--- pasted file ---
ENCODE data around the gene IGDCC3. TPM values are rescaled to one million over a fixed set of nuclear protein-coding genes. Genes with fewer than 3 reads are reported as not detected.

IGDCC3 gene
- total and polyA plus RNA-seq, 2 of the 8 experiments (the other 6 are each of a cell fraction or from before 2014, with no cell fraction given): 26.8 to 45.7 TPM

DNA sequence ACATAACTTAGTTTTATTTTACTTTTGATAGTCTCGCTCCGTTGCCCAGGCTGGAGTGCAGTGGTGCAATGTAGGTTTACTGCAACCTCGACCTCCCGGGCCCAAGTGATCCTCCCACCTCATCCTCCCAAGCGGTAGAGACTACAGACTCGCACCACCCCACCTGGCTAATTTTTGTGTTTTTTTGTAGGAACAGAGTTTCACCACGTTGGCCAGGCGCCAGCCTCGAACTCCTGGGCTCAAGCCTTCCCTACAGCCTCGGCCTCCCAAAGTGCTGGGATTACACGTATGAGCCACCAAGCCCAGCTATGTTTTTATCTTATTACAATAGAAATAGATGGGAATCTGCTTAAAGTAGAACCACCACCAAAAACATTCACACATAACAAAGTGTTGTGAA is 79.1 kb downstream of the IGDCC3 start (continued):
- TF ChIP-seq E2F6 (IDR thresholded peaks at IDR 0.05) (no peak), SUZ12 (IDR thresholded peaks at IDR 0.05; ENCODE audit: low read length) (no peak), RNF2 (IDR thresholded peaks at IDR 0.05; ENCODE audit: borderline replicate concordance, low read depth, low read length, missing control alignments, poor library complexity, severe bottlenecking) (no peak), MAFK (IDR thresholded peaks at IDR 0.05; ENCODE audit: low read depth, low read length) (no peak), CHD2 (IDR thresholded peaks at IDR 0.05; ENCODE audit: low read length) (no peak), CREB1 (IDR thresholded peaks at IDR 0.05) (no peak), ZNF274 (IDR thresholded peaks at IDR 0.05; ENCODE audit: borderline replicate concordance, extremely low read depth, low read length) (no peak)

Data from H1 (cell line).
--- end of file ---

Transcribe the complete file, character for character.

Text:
ENCODE data around the gene IGDCC3. TPM values are rescaled to one million over a fixed set of nuclear protein-coding genes. Genes with fewer than 3 reads are reported as not detected.

IGDCC3 gene
- total and polyA plus RNA-seq, 2 of the 8 experiments (the other 6 are each of a cell fraction or from before 2014, with no cell fraction given): 26.8 to 45.7 TPM

DNA sequence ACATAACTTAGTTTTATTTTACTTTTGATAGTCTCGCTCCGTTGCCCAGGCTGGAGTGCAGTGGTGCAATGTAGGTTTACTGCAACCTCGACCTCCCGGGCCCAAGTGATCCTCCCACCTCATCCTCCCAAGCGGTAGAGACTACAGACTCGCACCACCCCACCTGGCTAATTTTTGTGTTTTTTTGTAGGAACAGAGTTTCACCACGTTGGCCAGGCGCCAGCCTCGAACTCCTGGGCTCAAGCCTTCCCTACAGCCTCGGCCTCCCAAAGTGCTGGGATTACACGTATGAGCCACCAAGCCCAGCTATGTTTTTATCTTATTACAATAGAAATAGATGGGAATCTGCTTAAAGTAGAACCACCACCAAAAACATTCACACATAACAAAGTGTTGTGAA is 79.1 kb downstream of the IGDCC3 start (continued):
- TF ChIP-seq E2F6 (IDR thresholded peaks at IDR 0.05) (no peak), SUZ12 (IDR thresholded peaks at IDR 0.05; ENCODE audit: low read length) (no peak), RNF2 (IDR thresholded peaks at IDR 0.05; ENCODE audit: borderline replicate concordance, low read depth, low read length, missing control alignments, poor library complexity, severe bottlenecking) (no peak), MAFK (IDR thresholded peaks at IDR 0.05; ENCODE audit: low read depth, low read length) (no peak), CHD2 (IDR thresholded peaks at IDR 0.05; ENCODE audit: low read length) (no peak), CREB1 (IDR thresholded peaks at IDR 0.05) (no peak), ZNF274 (IDR thresholded peaks at IDR 0.05; ENCODE audit: borderline replicate concordance, extremely low read depth, low read length) (no peak)

Data from H1 (cell line).